Drew Rosenhaus wasted no time demanding a trade for his newest client, tight end David Njoku.
This despite what appeared to be mutual like-fest just last month.
Rosenhaus claims he is looking out for Njoku´s best interests.
But Andrew Berry and Kevin Stefanski aren´t buying the narrative just yet.
According to a recent report from Josina Anderson, David Njoku still remains a big part of the Browns’ plans in 2020.
My understanding is TE David Njoku remains a big part of the #Browns plans, going back to the winter & the transition in the organization. The belief is Njoku can have a great year still for this team. But I'm also told by a source that Njoku, "been wanted out." Bears monitoring.
— IG: JosinaAnderson (@JosinaAnderson) July 6, 2020
Njoku´s decision to change agents lends credence to a misperception between Njoku and the Cleveland Browns.
But David Njoku remains a big part of the team´s offensive plans moving forward.
What Changed Between Njoku and the Browns?
Back on June 3rd, offensive coordinator Alex Van Pelt spoke highly of David Njoku´s skills and promise.
His accolades were echoed by Berry and Stefanski.
#Browns OC Alex Van Pelt says that he has really enjoyed TE David Njoku in Zoom meetings. Says it's a "fresh clean slate" for him this year and is excited to see what he as to offer.
— BrownsAccess (@BrownsAccess) June 3, 2020
Njoku gave himself credit for making it through a disappointing 2019 season.
His broken wrist and a fractured relationship with then-head coach Freddie Kitchens played big roles.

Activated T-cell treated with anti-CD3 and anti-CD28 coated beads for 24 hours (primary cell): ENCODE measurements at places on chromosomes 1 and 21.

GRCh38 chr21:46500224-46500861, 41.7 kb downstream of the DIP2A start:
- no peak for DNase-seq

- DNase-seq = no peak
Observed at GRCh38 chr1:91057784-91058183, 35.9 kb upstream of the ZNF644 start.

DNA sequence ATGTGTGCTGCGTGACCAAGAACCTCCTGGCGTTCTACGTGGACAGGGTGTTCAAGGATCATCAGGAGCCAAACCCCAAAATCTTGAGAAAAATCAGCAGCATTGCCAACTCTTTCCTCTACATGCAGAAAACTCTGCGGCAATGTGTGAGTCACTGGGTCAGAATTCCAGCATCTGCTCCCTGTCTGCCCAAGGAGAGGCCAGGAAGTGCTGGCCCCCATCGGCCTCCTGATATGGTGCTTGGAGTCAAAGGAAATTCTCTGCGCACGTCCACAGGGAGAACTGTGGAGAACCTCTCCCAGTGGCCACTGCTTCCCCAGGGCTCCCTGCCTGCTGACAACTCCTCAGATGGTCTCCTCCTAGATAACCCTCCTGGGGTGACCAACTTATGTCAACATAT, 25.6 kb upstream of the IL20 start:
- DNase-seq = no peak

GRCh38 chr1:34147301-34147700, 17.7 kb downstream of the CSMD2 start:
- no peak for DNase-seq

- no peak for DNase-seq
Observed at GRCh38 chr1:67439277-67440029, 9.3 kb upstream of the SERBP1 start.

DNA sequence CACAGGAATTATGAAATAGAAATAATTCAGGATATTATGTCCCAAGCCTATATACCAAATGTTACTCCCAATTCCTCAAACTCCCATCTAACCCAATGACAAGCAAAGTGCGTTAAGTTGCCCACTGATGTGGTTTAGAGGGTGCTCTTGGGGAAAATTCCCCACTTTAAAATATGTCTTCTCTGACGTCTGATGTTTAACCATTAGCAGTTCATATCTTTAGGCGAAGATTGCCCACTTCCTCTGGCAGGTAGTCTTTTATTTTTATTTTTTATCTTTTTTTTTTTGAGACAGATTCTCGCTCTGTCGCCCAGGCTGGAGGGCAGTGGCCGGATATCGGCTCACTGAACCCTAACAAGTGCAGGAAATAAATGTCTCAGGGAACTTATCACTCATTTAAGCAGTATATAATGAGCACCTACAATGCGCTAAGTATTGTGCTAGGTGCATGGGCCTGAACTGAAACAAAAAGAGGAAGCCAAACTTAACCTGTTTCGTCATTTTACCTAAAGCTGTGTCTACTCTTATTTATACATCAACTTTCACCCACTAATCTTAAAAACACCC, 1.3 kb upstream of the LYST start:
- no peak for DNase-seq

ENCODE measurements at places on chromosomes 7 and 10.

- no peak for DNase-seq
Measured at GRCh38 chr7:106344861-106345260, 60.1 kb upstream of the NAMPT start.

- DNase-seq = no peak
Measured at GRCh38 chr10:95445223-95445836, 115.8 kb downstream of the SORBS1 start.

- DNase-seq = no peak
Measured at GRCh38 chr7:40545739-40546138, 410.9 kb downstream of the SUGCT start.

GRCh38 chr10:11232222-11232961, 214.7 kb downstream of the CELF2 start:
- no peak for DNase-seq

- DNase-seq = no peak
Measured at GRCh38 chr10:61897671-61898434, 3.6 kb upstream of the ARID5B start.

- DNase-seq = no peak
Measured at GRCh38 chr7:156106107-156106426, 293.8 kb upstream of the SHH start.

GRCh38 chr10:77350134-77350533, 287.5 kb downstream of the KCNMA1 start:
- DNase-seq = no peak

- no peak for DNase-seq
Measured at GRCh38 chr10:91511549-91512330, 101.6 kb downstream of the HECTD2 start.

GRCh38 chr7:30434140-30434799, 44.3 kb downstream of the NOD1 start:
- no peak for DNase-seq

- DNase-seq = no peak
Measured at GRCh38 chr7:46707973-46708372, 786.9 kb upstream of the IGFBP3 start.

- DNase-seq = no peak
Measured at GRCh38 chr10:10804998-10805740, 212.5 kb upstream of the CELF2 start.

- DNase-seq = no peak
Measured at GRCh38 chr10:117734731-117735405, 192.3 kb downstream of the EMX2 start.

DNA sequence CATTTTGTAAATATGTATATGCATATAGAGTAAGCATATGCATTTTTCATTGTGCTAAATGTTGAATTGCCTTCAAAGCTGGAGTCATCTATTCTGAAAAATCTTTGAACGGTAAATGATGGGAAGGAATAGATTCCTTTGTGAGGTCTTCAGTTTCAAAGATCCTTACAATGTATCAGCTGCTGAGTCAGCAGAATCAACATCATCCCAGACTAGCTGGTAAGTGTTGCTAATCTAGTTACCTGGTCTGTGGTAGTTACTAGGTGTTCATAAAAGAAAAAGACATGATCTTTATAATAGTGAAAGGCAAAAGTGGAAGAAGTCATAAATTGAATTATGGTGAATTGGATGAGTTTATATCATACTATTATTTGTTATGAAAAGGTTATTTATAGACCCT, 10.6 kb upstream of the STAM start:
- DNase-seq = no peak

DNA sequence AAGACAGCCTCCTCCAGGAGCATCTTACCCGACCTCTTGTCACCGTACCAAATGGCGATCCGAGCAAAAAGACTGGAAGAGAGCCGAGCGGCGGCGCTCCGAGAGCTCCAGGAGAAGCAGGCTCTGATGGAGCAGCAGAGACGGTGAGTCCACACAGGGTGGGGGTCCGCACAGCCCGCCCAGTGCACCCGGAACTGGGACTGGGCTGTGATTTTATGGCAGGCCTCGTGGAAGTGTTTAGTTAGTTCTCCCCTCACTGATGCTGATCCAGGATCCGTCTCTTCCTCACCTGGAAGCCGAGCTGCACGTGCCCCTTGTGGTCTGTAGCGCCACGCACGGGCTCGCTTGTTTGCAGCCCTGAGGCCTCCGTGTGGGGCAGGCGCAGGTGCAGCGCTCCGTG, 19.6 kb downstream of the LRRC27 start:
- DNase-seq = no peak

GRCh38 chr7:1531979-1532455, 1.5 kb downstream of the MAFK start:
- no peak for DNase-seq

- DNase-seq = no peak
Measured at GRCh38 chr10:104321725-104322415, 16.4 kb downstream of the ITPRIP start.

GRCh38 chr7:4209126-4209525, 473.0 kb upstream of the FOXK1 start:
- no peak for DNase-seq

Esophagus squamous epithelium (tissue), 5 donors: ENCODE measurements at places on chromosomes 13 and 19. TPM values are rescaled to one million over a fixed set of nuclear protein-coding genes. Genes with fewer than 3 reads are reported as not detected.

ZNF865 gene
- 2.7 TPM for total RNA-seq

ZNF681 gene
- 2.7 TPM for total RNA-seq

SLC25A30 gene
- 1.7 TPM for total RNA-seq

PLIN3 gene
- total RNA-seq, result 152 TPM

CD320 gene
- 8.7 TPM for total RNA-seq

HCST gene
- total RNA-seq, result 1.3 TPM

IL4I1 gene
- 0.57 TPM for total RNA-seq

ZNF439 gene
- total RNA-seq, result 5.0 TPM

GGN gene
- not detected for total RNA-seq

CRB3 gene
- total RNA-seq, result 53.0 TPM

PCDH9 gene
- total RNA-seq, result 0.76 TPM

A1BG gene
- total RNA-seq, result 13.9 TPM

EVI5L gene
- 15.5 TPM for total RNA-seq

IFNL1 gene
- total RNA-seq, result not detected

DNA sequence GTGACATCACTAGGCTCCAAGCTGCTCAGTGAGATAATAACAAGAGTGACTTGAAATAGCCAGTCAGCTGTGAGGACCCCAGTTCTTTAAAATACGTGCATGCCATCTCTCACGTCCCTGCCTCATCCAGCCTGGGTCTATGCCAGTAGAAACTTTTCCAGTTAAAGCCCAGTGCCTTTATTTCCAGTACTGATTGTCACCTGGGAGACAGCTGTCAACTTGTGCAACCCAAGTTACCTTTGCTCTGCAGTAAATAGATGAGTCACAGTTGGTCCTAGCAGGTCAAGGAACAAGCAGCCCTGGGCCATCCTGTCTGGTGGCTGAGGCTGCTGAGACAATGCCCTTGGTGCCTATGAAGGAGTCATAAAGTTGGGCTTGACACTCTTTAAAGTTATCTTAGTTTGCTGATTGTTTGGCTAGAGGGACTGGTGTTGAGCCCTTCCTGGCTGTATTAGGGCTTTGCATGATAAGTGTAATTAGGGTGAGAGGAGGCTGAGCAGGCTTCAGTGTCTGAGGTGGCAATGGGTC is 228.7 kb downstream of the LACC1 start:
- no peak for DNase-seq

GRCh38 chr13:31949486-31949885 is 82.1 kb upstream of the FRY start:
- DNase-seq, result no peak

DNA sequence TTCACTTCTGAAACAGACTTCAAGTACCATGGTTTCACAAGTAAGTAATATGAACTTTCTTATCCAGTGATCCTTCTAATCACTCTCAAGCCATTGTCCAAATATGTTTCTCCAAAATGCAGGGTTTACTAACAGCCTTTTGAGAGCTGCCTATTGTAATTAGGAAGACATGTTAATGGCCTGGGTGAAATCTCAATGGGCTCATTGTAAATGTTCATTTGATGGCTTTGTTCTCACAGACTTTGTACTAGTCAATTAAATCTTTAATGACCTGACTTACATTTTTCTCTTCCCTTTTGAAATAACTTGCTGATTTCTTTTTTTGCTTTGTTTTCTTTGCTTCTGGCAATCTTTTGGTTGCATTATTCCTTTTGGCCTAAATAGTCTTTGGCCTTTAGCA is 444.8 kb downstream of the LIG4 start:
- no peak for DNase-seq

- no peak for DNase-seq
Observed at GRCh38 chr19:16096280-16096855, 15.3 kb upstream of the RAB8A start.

But Njoku was tagged with a questionable work ethic label by the previous regime, too.
His statistical production as a second-year tight end was credible, despite some inconsistency.
And even before his injury, Njoku never seemed interested in blocking much.
So when he said he appreciated the clean slate the new regime afforded him, he seemed sincere.
I gotta admit I appreciate what last year taught me. A lot of adversity was added to the plate but I’m so thankful I went through it. Clean slate.. I’m ready.
— Chief David Njoku (@David_Njoku80) June 8, 2020
When Cleveland picked up Njoku´s fifth-year option, it validated the team´s belief in him.
Baker Mayfield included Njoku in his private off-season workout sessions.
Predictions of a banner season ahead was more than lip service.
But Rosenhaus is wary of Austin Hooper´s role in Cleveland.
He wants his client to be the TE-1 somewhere before he negotiates his pending contract extension.
And it appears he convinced Njoku Cleveland is not the best spot to negotiate that contract.
Why the Browns Still Want Njoku in Cleveland
Cleveland Browns fans like tough, hard-hitting players.
They wasted no time offering to help pack Njoku´s bags after his uneven performance to date.
But the Browns are not about to be bullied into a bad deal for their tight end.
Rosenhaus engineered the Duke Johnson deal at the end of last year´s preseason.
After saying they would not yield to the player´s trade demand, Cleveland found an acceptable offer.
Johnson practiced, but he was not a vital part of Kitchen´s offense.
Njoku is a different story.
Don't be surprised if tight ends Austin Hooper & David Njoku both have over 50 catches in 2020. Both players have Pro Bowl talent & offensive coordinator Alex Van Pelt runs a tight end friendly offense. #ScoutingSnippets pic.twitter.com/4v42E1IxKm
— Bridge (@BridgesFootball) June 1, 2020
Cleveland plans to use two tight ends a lot, and Njoku offers the best receiving threat opposite Hooper.
Berry drafted Harrison Bryant, but rookie tight ends are not usually ready to step into a big role.
Bryant is an exceptional receiving threat, but the nuances of pro-level blocking and routes are different.
Stephen Carlson is more likely to start opposite Hooper if Njoku is gone.
But after his dismal 2019 season and a reputation as a pass-catching specialist, Njoku´s value is low.
Too low to expect Cleveland to accept an offer before they can show Njoku remains a top-level asset.
With a shortened preseason, that might happen closer to the trade deadline than opening day.
Leave a Reply